When I was a little girl, I thought the stars were millions of tiny holes poked through the sky to give us a glimpse at heaven behind the curtain.
Sort of like a Lite-Bright.
As I walked through the Kyangwali Refugee Camp in western Uganda last week, I had that feeling again.
Sure, there was this heavy darkness stretched over the continent -- and on a refugee camp, things get really dark. Figuratively and literally. Zero electricity means zero ambient light. In fact, twice my mom woke up in a panic because she thought she had gone blind.
I laughed, as any daughter should.
But with darkness this dark, the brightness is that much brighter -- you guessed it -- figuratively and literally.
One night, I was busy obsessing over the stars to distract myself from the fact that I hadn't washed my hair in two weeks, when one of the stars seemed to wiggle itself out of the constellations and perch on a mango tree. Then, another. (Insert confused dog-like head tilt here.)
As a Colorado native, I didn't know this version of Lite-Bright. Now, my mom got to laugh. Lightning bugs. Aha. And they seemed to be in some sort of arthropodical turf war with the mosquitoes, which is why we were in Africa. My mom's nonprofit organization, Think Humanity (www.thinkhumanity.org), distributes mosquito nets and runs an orphanage at the camp.
But then, in the distance, we saw two more yellow sparks. They were on the ground, and shuffling, not floating. As the bulbs drew closer, more appeared behind them. More. Until it was a veritable mafia of radioactive-yellow -- Crocs.
The Niwot-based shoe company's SolesUnited program has distributed more than 2 million shoes to needy feet worldwide, and this summer it left its footprint in Kyangwali.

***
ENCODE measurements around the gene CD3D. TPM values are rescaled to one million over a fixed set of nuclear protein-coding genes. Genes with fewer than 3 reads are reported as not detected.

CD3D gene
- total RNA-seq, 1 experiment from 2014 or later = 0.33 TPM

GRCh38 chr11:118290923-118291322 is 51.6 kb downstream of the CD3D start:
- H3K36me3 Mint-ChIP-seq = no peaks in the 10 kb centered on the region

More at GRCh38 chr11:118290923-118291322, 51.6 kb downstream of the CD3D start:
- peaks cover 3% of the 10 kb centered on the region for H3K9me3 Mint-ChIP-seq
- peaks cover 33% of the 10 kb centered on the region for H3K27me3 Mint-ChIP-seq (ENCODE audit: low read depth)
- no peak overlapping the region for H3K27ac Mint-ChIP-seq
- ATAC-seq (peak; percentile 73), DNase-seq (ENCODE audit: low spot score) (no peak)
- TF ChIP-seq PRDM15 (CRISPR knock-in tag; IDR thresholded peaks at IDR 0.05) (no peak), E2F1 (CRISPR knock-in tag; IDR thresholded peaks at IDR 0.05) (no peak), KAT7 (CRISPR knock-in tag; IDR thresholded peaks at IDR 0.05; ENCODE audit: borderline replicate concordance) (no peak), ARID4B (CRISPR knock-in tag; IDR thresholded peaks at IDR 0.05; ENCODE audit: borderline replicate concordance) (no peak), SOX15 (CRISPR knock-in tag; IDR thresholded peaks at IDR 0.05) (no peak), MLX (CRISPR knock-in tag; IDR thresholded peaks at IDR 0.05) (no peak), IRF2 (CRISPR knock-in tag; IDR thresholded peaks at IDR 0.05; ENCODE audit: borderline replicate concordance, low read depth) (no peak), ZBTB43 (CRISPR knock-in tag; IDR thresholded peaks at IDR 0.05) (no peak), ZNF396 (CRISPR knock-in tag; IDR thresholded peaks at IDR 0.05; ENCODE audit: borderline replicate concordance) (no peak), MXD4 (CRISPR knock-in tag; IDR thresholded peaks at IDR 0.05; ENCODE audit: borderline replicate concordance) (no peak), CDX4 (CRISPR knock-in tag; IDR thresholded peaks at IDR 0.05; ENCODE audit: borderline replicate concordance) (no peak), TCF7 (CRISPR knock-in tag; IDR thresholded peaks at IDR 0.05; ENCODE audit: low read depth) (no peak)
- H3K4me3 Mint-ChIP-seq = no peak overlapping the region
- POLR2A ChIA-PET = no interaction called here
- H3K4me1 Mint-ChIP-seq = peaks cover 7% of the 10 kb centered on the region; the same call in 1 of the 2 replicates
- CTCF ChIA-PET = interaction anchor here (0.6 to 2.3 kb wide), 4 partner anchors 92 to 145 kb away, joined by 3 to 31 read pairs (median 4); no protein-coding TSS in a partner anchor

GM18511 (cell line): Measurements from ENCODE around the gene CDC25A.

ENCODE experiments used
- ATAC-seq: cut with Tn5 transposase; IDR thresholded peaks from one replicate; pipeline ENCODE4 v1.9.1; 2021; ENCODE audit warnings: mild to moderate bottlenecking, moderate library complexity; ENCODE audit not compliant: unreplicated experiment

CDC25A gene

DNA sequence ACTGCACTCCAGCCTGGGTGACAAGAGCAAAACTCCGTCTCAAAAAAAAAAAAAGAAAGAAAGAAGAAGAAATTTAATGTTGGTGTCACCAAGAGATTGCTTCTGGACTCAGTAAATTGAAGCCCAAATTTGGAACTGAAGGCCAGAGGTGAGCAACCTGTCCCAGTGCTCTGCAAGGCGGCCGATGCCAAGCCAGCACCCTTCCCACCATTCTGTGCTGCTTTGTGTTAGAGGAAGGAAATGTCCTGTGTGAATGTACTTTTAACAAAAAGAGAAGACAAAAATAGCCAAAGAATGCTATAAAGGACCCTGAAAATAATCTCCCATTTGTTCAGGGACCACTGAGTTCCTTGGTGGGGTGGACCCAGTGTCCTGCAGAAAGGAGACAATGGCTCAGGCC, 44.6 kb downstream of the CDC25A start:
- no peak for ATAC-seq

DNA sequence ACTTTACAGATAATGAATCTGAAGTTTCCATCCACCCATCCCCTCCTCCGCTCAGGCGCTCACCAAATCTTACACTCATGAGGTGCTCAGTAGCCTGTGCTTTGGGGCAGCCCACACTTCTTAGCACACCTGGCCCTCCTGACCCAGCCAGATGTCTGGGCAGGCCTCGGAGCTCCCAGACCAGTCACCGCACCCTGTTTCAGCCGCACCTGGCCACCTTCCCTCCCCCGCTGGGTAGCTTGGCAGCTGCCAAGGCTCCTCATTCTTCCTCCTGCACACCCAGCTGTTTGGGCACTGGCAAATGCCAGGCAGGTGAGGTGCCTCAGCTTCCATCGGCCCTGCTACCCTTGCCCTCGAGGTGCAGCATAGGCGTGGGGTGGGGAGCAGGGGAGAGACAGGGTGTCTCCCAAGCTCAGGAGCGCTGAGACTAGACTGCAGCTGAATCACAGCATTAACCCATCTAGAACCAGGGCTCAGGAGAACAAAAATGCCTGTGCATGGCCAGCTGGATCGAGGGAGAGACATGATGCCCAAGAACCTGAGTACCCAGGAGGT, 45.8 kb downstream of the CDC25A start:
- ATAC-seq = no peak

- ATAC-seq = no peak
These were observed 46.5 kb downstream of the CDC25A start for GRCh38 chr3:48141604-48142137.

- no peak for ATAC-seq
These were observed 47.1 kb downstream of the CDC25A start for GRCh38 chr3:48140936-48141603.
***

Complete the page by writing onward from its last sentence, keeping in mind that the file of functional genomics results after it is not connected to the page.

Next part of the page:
For the first (and only) time in my life as a fashion columnist, I praised these ridiculous-looking clown shoes. And I felt envy. Turns out the adorable Sketchers I brought were better suited for Chinese foot binding than traipsing around the equator carrying a 40-pound backpack.
But at least my feet underneath looked lovely. Before I left, I got a pedicure at Ten20 spa in Boulder. Miraculously -- and I say this with no exaggeration -- my polish endured the worst of human conditions. In fact, I was the only person in my group whose feet made it out of Uganda with no jiggers.
Warning: Only read the next sentence if you are not currently eating breakfast. Jiggers are parasitic fleas that burrow into your feet and lay eggs.
Does Ten20 have some magic anti-jigger treatment? Perhaps. They have everything else (including M&Ms and poodle-print aprons). Not to mention in nature, fluorescent coloring indicates poisonous. So maybe my bright pink polish scared the parasites away.
Several days later, I ended up in the capital, Kampala. While limping through the neighborhood where we were staying, I stumbled across a familiar sign: BeadforLife.
I had heard about BeadforLife before. The Boulder-based nonprofit organization empowers impoverished Ugandan women to make colorful jewelry out of recycled paper and trash. In fact, I had purchased my mom a few BeadforLife necklaces for her birthday. In fact, she was wearing them.
I followed the sign down a hill, toward a palm-tree field. Then left, then left again. I felt like a real hard-hitting fashion journalist when I knocked -- unannounced -- on the big metal gate. If this was a slum, or a scam, or a storefront to smuggle delicious Ugandan sugar into the United States, now was the moment of truth.
Tada! The door creaked open. And a large front yard was bustling with African women, rolling beads, stringing them, attaching clasps. It was as colorful and joyful as "Charlie and the Chocolate Factory," except way yummier and with no creepy Oompa Loompas.
This was real.
I bought enough necklaces to feed the entire country for three years.
And today, back in Boulder, on top of my little black dress, my bright African necklaces are my personal little glimpse (back) into heaven.